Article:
2. Andrew Jackson and James Madison, twins Pickens (born June 5, 1818)

Andrew Jackson and James Madison Pickens, twin brothers, born June 5, 1818, as stated above, lived at the father’s birthplace until 1832, when the family removed the house to the corner of Main and Courtland streets. About 1844 the Pickens brothers, together with William A. King, purchased the straw hat business of Ebenezer Briggs, which was established at the Four Corners in 1828, and was still earlier an enterprise in the town of Lakeville. They continued the manufacture of straw hats under the firm name of Pickens, King & Co., for two years, when Mr. King retired and the business was conducted there-after by the Pickens brothers until in 1858, when it was sold to Albert Alden. In the mean-time the business had so increased that it out-grew its quarters, and in 1855 they erected the main building still standing on Courtland street.

Both Andrew J. and James M. Pickens were men of great industry and enterprise, successful in their business and influential in church affairs.

Andrew J. Pickens married Sept. 5, 1841, Abigail Snow, daughter of Linus and Bethiah (Clark) Snow, granddaughter of Jonathan Snow, and great-granddaugbter of Isaac Snow, who was a Revolutionary soldier and resided in Rochester. Jonathan Snow married Hannah Burgess, whose father, Lieut. John Burgess, was an officer in the Revolutionary war and whose son, Christopher Burgess, was a member of Congress. Bethiah (Clark) Snow was a daughter of John Clark, and granddaughter of John Clark, Sr., both of whom were in the Revolutionary war and resided at Rochester, Mass. To Andrew J. Pickens and wife were born children:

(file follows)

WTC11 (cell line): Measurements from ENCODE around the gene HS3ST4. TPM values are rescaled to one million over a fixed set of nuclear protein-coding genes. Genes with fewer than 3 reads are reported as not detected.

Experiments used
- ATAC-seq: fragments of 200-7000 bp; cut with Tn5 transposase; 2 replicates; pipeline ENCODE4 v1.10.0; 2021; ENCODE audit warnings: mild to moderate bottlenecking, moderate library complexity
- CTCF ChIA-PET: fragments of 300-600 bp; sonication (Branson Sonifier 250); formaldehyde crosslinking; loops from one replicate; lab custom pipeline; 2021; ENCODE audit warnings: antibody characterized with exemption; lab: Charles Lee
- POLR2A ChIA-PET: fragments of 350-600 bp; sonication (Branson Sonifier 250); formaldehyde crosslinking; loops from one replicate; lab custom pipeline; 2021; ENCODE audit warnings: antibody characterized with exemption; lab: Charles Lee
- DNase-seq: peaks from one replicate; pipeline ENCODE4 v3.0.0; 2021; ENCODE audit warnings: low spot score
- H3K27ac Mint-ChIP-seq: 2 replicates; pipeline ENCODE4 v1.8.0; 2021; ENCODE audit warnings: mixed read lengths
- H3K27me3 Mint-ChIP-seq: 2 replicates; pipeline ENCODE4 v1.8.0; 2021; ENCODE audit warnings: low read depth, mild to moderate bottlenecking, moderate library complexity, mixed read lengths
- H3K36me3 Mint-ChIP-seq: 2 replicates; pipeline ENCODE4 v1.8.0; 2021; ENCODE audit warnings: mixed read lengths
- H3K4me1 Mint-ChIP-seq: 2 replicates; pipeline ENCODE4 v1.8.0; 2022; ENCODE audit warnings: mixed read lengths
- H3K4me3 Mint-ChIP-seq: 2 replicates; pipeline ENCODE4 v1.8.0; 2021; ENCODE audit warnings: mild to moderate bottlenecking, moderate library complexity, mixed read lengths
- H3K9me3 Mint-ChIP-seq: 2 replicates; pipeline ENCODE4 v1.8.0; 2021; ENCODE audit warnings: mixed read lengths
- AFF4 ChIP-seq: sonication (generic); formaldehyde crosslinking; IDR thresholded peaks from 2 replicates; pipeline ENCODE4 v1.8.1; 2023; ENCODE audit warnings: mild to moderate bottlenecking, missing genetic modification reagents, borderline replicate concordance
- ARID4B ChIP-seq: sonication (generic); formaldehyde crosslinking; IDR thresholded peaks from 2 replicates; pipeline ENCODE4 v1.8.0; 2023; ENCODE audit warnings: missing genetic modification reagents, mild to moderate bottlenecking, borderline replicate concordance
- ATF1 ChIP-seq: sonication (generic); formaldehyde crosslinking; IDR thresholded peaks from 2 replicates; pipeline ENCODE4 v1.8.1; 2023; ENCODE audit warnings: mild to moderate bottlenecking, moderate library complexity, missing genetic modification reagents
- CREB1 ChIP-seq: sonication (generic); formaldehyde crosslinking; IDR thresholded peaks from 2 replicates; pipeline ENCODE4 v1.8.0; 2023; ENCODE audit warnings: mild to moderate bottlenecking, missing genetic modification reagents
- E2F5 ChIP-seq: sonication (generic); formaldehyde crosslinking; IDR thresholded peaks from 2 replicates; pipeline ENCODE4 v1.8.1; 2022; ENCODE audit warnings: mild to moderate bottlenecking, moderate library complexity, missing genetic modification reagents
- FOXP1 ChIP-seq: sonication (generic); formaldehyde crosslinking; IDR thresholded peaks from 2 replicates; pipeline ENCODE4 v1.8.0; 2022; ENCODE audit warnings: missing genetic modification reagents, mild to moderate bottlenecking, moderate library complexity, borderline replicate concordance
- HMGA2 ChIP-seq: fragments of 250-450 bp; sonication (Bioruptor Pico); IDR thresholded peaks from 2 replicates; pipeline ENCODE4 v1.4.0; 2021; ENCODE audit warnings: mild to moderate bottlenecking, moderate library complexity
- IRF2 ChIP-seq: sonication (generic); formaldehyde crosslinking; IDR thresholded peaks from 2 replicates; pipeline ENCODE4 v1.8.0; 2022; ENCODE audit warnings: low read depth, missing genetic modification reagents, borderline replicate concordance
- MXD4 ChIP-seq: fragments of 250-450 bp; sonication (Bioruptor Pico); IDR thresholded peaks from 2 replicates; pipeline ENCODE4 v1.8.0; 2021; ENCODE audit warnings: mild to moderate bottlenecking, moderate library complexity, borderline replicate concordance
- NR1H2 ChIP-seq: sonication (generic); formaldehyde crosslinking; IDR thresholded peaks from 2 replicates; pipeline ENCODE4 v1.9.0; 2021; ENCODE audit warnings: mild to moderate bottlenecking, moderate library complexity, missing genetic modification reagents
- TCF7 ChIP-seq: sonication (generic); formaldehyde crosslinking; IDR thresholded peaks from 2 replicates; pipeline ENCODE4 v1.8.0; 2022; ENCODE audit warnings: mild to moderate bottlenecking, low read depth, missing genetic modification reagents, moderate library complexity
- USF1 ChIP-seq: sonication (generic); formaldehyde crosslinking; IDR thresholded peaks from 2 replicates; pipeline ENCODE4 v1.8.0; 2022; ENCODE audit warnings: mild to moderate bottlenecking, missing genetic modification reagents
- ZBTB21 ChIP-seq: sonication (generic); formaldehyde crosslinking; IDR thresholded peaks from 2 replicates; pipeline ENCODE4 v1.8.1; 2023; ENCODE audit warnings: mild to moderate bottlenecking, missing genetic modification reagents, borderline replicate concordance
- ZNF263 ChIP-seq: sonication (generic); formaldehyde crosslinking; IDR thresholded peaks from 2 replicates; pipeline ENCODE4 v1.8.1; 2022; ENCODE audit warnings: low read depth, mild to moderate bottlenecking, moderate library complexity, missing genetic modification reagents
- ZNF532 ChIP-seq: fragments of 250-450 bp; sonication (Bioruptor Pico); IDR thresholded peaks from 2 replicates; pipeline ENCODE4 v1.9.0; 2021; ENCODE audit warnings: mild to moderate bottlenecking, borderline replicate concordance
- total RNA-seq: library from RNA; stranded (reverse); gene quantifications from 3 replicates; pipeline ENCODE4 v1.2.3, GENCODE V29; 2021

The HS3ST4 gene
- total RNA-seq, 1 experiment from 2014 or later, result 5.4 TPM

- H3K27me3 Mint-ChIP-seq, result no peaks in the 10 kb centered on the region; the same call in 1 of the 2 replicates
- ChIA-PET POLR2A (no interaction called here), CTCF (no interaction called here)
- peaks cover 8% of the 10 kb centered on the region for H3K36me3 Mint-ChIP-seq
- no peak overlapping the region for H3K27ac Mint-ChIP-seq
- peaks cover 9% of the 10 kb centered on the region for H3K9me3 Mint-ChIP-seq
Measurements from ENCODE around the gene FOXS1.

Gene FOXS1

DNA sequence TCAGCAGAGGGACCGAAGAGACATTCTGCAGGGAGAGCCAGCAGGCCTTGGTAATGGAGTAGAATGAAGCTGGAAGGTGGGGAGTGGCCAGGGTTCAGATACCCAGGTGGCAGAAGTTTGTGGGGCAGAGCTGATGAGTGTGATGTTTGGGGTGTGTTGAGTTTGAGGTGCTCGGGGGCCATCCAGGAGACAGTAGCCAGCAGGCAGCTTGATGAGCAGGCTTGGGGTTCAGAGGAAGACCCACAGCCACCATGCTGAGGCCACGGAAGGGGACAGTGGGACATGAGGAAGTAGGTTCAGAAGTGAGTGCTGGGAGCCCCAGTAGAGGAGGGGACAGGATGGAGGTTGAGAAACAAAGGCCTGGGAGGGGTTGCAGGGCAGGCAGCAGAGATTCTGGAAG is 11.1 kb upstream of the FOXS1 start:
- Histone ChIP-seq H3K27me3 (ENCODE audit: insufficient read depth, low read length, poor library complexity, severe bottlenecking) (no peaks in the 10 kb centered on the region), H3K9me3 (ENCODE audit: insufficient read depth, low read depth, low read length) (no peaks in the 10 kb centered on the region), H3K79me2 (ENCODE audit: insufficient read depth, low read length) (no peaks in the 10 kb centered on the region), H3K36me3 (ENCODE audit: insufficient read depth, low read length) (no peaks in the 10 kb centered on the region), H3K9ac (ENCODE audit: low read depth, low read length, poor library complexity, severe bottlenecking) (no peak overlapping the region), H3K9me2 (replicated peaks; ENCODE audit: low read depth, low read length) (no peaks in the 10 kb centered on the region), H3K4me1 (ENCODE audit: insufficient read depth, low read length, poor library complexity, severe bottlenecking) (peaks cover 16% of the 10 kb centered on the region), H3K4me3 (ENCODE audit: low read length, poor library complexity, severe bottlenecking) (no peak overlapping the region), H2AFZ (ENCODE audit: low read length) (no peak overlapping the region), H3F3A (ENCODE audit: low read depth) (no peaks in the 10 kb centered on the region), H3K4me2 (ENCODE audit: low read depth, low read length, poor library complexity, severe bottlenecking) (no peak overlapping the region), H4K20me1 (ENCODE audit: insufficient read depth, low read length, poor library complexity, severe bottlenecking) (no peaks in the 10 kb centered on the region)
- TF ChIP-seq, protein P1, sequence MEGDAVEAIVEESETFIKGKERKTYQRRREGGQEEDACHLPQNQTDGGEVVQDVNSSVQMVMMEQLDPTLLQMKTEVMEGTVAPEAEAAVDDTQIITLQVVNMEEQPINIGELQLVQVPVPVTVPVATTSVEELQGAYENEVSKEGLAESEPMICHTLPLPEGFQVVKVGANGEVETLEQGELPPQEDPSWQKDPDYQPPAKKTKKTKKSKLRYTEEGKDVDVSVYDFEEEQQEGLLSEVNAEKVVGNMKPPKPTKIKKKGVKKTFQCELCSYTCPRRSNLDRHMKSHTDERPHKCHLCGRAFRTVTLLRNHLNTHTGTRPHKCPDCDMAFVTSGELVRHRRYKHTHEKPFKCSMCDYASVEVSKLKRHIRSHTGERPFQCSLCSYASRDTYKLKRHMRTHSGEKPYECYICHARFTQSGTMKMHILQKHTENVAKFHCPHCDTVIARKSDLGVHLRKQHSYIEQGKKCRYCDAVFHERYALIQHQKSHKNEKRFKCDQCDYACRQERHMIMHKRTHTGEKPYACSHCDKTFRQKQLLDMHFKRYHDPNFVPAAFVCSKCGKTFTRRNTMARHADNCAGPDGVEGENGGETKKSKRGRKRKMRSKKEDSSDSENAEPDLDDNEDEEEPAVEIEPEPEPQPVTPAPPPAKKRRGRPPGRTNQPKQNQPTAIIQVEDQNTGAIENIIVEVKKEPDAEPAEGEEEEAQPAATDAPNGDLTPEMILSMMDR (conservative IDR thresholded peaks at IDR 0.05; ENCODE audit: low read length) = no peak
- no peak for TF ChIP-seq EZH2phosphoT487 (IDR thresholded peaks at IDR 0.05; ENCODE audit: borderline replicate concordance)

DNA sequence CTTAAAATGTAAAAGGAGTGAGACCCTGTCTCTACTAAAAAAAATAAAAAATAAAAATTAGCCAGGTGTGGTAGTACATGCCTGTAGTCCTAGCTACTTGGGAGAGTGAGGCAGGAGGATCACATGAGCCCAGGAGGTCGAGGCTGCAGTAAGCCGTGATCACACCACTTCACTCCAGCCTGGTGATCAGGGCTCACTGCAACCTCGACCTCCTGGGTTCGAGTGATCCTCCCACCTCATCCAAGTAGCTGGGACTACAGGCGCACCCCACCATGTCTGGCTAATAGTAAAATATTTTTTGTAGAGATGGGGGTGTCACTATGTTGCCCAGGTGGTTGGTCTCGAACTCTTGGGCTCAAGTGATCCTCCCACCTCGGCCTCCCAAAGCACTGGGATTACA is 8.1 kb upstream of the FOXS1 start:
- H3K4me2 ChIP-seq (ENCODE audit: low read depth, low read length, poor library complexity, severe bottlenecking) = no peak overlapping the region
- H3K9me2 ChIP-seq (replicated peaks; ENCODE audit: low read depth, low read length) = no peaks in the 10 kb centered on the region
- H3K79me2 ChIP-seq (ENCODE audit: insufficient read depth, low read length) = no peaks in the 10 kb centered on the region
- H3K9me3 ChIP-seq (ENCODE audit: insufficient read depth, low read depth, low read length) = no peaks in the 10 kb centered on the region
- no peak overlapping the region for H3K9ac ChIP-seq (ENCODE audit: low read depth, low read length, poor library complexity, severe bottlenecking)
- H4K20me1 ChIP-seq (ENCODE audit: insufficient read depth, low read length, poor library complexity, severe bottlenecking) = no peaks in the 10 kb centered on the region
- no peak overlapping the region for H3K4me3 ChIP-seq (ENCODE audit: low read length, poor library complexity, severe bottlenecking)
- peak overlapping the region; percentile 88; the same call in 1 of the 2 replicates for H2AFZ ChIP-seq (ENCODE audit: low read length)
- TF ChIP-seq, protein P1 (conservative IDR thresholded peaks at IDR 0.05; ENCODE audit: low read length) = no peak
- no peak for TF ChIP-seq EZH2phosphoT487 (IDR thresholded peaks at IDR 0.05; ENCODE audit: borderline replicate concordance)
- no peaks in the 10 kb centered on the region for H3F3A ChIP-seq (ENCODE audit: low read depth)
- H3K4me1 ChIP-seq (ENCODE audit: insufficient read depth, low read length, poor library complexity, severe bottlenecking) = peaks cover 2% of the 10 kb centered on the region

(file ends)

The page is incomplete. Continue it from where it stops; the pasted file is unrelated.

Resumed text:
1. Samuel Pickens, born Oct. 7, 1842, died April 12, 1891
  2. Wilkeswood Pickens, born Jan. 14, 1844, died Feb. 19, 1904
  3. Mary Abby Pickens, born Aug. 22, 1845, married Calvin Dean Kingman
  4. Andrew Francis Pickens, born June 29, 1847, died Oct. 3, 1874
  5. James Mackie Pickens, born March 12, 1849, died Aug. 15, 1851
  6. James (2) Pickens, born Sept. 13, 1850, died July 19, 1852
  7. Cornelia Snow Pickens, born March 2, 1853, resides in Middleboro, unmarried
  8. Ebenezer Pickens, born April 10, 1855, resides in Middleboro with his sister, Cornelia S.

Mrs. Pickens died May 29, 1903, and was buried in the Central cemetery. Mr. Pickens died March 23, 1897, and he, too, was laid to rest in Central cemetery. Both he and his wife were members of the Congregational Church.

Representative Men and Old Families of Southeastern Massachusetts: containing historical sketches of prominent and representative citizens and genealogical records of many of the old families. 3 Volumes. Beers & Chicago. 1912.